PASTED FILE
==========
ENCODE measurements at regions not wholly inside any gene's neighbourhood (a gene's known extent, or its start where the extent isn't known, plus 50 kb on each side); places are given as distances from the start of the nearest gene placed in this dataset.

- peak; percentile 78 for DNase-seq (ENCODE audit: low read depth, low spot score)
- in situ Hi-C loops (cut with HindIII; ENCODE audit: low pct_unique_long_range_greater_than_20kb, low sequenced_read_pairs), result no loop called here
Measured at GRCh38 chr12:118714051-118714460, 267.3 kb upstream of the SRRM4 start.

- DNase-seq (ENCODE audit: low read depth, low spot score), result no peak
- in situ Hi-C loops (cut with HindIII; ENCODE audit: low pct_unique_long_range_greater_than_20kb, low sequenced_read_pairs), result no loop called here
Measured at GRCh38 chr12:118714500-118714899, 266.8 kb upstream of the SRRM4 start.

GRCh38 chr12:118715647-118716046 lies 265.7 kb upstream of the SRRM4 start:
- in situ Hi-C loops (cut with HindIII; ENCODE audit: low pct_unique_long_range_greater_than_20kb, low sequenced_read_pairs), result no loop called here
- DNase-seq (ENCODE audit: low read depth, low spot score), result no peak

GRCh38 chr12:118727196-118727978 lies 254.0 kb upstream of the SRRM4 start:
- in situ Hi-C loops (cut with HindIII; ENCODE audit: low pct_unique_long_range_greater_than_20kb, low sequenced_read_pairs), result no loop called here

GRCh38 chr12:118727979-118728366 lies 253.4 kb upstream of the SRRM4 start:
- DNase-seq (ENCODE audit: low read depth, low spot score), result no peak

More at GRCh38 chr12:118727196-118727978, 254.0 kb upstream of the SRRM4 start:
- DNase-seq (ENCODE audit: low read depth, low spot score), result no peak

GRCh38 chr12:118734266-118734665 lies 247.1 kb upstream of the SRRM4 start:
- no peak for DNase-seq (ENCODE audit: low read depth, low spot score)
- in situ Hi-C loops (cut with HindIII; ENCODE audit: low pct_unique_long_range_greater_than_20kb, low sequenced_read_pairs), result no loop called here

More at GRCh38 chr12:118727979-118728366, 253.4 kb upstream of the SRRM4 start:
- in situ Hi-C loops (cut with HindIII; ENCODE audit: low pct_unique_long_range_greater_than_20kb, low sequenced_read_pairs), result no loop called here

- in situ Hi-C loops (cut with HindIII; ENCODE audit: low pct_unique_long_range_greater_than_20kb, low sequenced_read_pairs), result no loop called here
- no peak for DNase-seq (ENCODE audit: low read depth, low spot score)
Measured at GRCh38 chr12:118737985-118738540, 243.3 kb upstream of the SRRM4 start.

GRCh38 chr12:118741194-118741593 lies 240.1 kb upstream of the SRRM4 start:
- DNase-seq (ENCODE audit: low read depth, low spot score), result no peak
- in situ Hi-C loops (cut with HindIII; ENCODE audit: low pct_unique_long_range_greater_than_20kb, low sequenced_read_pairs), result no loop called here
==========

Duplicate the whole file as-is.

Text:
ENCODE measurements at regions not wholly inside any gene's neighbourhood (a gene's known extent, or its start where the extent isn't known, plus 50 kb on each side); places are given as distances from the start of the nearest gene placed in this dataset.

- peak; percentile 78 for DNase-seq (ENCODE audit: low read depth, low spot score)
- in situ Hi-C loops (cut with HindIII; ENCODE audit: low pct_unique_long_range_greater_than_20kb, low sequenced_read_pairs), result no loop called here
Measured at GRCh38 chr12:118714051-118714460, 267.3 kb upstream of the SRRM4 start.

- DNase-seq (ENCODE audit: low read depth, low spot score), result no peak
- in situ Hi-C loops (cut with HindIII; ENCODE audit: low pct_unique_long_range_greater_than_20kb, low sequenced_read_pairs), result no loop called here
Measured at GRCh38 chr12:118714500-118714899, 266.8 kb upstream of the SRRM4 start.

GRCh38 chr12:118715647-118716046 lies 265.7 kb upstream of the SRRM4 start:
- in situ Hi-C loops (cut with HindIII; ENCODE audit: low pct_unique_long_range_greater_than_20kb, low sequenced_read_pairs), result no loop called here
- DNase-seq (ENCODE audit: low read depth, low spot score), result no peak

GRCh38 chr12:118727196-118727978 lies 254.0 kb upstream of the SRRM4 start:
- in situ Hi-C loops (cut with HindIII; ENCODE audit: low pct_unique_long_range_greater_than_20kb, low sequenced_read_pairs), result no loop called here

GRCh38 chr12:118727979-118728366 lies 253.4 kb upstream of the SRRM4 start:
- DNase-seq (ENCODE audit: low read depth, low spot score), result no peak

More at GRCh38 chr12:118727196-118727978, 254.0 kb upstream of the SRRM4 start:
- DNase-seq (ENCODE audit: low read depth, low spot score), result no peak

GRCh38 chr12:118734266-118734665 lies 247.1 kb upstream of the SRRM4 start:
- no peak for DNase-seq (ENCODE audit: low read depth, low spot score)
- in situ Hi-C loops (cut with HindIII; ENCODE audit: low pct_unique_long_range_greater_than_20kb, low sequenced_read_pairs), result no loop called here

More at GRCh38 chr12:118727979-118728366, 253.4 kb upstream of the SRRM4 start:
- in situ Hi-C loops (cut with HindIII; ENCODE audit: low pct_unique_long_range_greater_than_20kb, low sequenced_read_pairs), result no loop called here

- in situ Hi-C loops (cut with HindIII; ENCODE audit: low pct_unique_long_range_greater_than_20kb, low sequenced_read_pairs), result no loop called here
- no peak for DNase-seq (ENCODE audit: low read depth, low spot score)
Measured at GRCh38 chr12:118737985-118738540, 243.3 kb upstream of the SRRM4 start.

GRCh38 chr12:118741194-118741593 lies 240.1 kb upstream of the SRRM4 start:
- DNase-seq (ENCODE audit: low read depth, low spot score), result no peak
- in situ Hi-C loops (cut with HindIII; ENCODE audit: low pct_unique_long_range_greater_than_20kb, low sequenced_read_pairs), result no loop called here